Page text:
I’m going to let you all into a little secret: I didn’t like Donuts the first time I heard it. In hindsight, I’m not sure why but it was probably a mix of lacking concentration while listening and just not getting it. It was around 2009 and I had only recently got into hip hop, so I hadn’t properly researched the stories and heritage behind all the great albums. Because of that, I didn’t know what Donuts was really about. Now, all I can think about is the process behind a very special hip hop album.
For those that don’t know, I’ll try and explain. In 2002, Dilla had been diagnosed with TTP, an incurable blood disease. Coupling that with lupus, a condition he had already been diagnosed with, illness would be a frequent occurrence for the rest of his life. During an extended hospital stay in 2005, friends from Stones Throw dropped by and gave him a Boss SP-303, a 45 player and a stack of records. Other people might have brought flowers, food and well wishes but these guys knew Dilla well enough to bring the right stuff. At this stage of his illness, Dilla’s hands had swollen so much, his mother, Ma Dukes, would massage them so he could continue working. Such resilience and dedication to his craft meant he finished all but two of the albums tracks in the hospital. Dilla unfortunately passed away three days after the album was released.
An interesting thing about the LP is that what we hear isn’t what Dilla had intended. As part of Stussy’s documentary on Dilla, Stones Throw’s general manager Egon explained that Dilla had sent in two CDs for Donuts, one of which he kept, where album was only around 20 minutes in length. Things like this, as time went on, added to the whole mystique of the LP. But away from all that, the beats really spoke for themselves. What made it so special was the backwards nature of the whole thing – the “outro” starting as an intro, the last track being called Welcome To The Show (which was a dope beat), the rawness in production. Dilla made sure each song told a story, leaving subliminal messages in the tracks. Workinonit, which for me, is the epitome of hip hop sampling, was telling everyone that despite the illness, he was still working. Waves was flipped into an imperative call for his brother to take the reigns of the family while he was gone (“Here, Johnny, do it”).
The problem for some people with Donuts is it was almost too raw. Many of the tracks had straight loops, heavy drums and gruff sounding bass. But it was so much more than that. From the start, his tools were never going to create something clean and sparkly; hell, he was never one to make “clean” sounding music anyway, especially not during his Dil Withers phase. The grit from the vinyl dust were almost representative of his musical history and his life at the time, rough around the edges. His time on earth was almost up and this was his last salvo, the thoughts on his mind. He contemplated death in Stop, when he flipped Jadakiss’ vocals from “it’s that real” to “is death real?”, he told everyone “the time had come” on People. If you want to put it another way, this could be one of the last great examples of call and response within hip hop and what better way to do it but with music of an era where that technique was so prevalent? But the classic J Dilla head bobbing quality was still there, laced within each track, some more so than others. Lightworks was impeccable with its use of percussion and sonic alterations, Two Can Win packed an explosion of soulful hip hop, booming and bapping from start to finish.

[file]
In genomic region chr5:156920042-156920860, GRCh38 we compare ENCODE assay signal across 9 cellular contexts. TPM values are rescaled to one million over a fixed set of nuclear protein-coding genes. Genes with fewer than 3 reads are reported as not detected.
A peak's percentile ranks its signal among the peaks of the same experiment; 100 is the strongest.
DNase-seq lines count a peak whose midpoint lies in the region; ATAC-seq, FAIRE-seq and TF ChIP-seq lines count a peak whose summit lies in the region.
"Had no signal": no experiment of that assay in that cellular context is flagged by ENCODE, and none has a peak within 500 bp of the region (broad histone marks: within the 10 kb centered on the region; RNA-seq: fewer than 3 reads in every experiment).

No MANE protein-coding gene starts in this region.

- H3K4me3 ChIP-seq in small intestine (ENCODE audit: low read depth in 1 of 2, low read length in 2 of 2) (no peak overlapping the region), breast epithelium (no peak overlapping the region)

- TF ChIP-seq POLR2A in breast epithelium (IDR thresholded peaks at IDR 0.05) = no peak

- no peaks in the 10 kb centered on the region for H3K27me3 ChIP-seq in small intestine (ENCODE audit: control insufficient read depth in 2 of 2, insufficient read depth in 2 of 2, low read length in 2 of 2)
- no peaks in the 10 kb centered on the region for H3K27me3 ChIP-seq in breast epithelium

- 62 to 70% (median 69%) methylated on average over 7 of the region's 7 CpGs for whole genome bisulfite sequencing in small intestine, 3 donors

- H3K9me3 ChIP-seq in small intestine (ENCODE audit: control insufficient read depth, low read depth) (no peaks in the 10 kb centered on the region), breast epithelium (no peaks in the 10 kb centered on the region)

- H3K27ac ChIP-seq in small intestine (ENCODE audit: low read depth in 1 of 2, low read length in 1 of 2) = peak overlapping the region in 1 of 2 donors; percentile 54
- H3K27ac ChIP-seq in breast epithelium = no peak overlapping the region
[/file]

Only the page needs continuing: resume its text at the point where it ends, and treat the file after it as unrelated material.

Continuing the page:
Posthumously, Dilla has often been compared and associated with musicians outside of his initial realm of music; comparisons to Mozart from The Guardian, for example, and his influence on modern jazz from NPR. The rest of his work eventually contributed to these accolades and superlatives but it was Donuts that initially made non-fans take notice. The perceived “romanticism” of Dilla’s legacy after death has led to scornful looks from people who knew him from the beginning and those who still didn’t rate him that highly. Many have asked for people to let him go and move on, that he couldn’t have changed that many people’s lives. Well, he certainly changed mine, maybe not as significantly as others but the effect was certainly profound. He left Donuts as a grand message for everyone and one thing’s for sure, we’ll keep telling it until we lose our own voices.